Leading political voices in Kenya have largely rejected a call by church leaders for new elections. While the churches have tapped into widespread public discontent with Kenya's leadership, politicians from both major factions say the country is not ready for a new vote.

This week the National Council of Churches in Kenya, a group of prominent protestant churches, delivered a scathing review of the performance of Kenya's coalition government.

The church leaders criticized politicians for failing to tackle the country's food shortage and for doing little to rein in corruption. The group said Kenya is led by "a moribund president and an ineffective prime minister."

In light of this record, the group's secretary-general, Peter Karanja, called for the country to hold new elections.

"There should be full-scale elections that produce a president widely elected by all Kenyans to take charge of the affairs of Kenya," Karanja said.

Many Kenyans would likely agree with the church leaders' diagnosis. There is widespread public frustration with corruption allegations, extrajudicial killings by the police force, a food shortage, and the slow pace of institutional reforms the country's leaders promised when they agreed to share power a little over a year ago, after disputed elections set off a wave of violence. In a recent poll, 70 percent of respondents said the government has accomplished nothing in the past year.

But so far, there have been few prominent voices backing the churches' prescription of fresh elections. Justice Minister Martha Karua, a top leader in President Mwai Kibaki's Party of National Unity, who is seen as a likely presidential candidate in the next elections, said the country is not yet prepared to hold another vote.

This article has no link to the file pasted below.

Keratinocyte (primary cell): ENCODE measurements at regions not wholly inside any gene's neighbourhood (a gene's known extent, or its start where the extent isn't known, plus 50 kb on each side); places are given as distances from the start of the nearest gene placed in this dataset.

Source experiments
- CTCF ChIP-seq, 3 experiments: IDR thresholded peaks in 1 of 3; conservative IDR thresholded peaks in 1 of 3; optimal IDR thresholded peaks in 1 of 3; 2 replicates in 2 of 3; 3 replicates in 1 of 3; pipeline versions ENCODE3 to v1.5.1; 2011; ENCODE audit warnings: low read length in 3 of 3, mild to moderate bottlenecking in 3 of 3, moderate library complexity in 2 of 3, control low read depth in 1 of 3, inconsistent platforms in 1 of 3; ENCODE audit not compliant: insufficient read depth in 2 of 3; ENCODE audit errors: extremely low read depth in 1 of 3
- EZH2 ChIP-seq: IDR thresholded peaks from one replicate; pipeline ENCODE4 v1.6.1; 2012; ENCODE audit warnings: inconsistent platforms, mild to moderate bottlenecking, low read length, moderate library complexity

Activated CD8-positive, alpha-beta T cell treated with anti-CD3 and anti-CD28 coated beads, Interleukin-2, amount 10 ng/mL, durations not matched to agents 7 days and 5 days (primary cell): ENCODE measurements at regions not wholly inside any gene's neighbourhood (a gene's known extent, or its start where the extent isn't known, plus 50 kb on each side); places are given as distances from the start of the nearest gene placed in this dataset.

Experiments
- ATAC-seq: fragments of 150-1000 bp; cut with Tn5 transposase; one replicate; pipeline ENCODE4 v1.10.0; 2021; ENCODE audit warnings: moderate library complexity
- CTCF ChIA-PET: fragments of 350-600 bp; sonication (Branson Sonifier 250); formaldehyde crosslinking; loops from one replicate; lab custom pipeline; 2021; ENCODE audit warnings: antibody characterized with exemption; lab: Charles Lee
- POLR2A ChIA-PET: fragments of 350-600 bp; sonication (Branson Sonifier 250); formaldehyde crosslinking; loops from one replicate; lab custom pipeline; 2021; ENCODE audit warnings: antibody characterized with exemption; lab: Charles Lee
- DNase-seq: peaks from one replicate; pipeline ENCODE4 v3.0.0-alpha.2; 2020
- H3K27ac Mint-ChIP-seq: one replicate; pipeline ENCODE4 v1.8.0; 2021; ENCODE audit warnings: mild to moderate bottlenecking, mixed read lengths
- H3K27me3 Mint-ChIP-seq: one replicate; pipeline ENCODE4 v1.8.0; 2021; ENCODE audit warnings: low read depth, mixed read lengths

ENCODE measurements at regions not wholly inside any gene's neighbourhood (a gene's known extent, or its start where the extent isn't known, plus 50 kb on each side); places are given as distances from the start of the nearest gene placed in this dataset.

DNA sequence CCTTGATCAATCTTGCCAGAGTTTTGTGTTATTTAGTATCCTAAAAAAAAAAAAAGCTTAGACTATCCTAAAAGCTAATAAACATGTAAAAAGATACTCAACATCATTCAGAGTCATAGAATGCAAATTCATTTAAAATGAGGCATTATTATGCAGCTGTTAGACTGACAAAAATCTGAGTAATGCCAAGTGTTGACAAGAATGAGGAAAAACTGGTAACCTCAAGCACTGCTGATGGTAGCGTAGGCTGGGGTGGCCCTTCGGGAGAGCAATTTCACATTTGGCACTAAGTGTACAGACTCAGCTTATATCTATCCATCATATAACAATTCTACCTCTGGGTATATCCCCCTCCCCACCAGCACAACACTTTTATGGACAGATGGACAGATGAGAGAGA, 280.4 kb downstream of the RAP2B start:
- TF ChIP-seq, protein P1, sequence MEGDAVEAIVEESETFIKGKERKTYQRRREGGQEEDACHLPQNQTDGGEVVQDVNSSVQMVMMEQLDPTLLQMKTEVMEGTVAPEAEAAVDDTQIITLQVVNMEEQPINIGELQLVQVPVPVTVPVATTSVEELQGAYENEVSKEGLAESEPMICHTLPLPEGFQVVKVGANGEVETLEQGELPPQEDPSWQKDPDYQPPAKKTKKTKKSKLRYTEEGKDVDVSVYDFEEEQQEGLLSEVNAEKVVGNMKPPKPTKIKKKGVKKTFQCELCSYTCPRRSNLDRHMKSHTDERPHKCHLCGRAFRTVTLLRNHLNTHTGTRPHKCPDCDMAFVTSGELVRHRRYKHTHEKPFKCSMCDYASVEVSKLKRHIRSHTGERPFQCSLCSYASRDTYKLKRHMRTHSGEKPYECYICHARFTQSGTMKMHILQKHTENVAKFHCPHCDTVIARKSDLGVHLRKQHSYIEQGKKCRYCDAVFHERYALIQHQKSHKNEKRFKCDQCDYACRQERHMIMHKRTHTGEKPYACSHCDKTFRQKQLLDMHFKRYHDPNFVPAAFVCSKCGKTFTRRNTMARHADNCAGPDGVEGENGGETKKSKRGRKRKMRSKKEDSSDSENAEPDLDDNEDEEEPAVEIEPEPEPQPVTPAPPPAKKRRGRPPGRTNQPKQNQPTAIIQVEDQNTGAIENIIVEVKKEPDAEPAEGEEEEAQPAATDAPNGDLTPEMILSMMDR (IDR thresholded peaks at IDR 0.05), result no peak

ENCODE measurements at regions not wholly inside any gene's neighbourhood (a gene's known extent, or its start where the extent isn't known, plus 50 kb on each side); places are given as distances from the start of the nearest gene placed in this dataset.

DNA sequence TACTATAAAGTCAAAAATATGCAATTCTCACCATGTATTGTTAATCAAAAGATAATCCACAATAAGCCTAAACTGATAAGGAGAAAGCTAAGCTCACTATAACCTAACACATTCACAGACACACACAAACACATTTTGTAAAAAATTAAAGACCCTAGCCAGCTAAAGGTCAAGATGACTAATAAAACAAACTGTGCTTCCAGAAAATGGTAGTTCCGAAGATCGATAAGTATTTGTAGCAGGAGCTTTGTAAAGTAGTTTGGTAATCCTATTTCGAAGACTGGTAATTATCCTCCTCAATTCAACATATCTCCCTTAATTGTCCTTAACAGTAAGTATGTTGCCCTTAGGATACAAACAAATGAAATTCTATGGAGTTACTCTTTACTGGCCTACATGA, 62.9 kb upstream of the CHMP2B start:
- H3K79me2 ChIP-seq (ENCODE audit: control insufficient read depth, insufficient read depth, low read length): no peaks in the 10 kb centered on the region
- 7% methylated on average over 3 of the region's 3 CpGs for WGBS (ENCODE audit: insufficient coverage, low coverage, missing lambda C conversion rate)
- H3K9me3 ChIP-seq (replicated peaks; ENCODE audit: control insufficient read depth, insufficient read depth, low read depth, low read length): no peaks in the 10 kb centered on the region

"We need to go through the constitutional review before we can have elections," she said. "Kenyans have expressed the need for fundamental changes in our society. And if we do not have those fundamental changes before going to another general election, we may very well be condemning ourselves to disintegration."

The speaker of parliament, Kenneth Marende, an ally of Prime Minister Raila Odinga, agrees, saying the churches have no role to play in calling for elections.  "That is the law and really, they ought to respect that law," Marende said.

Mr. Odinga also rejected the church leaders' appeal, criticizing them for staying silent during the post-election violence that killed over 1,200 people in the weeks following the December 2007 election.

The director of the Kenya chapter of the International Commission of Jurists, Wilfred Nderitu, agreed that the country was not ready for another vote, despite agreeing with the churches' criticism of the government.

"Certainly government has failed the public? But as to whether we are ready for an election right now, I would say no. The first thing that we must guard against is having a repeat of what happened a year and three months ago. We must assure that any election that we can get into would be a peaceful one," Nderitu said.

The call for elections has also been rejected by Muslim leaders, as well as by editorials and columnists in the country's major newspapers.

Nearly all the voices have focused on the need to carry out reforms, including the establishment of a new electoral commission, an overhaul of the constitution, and efforts to reconcile ethnic groups that clashed after the last vote.

But while some steps have been taken on these issues, progress has been much slower than leaders had promised a year ago. Elections are not scheduled until 2012, but nevertheless, concern is rising about the government's ability to achieve the reforms.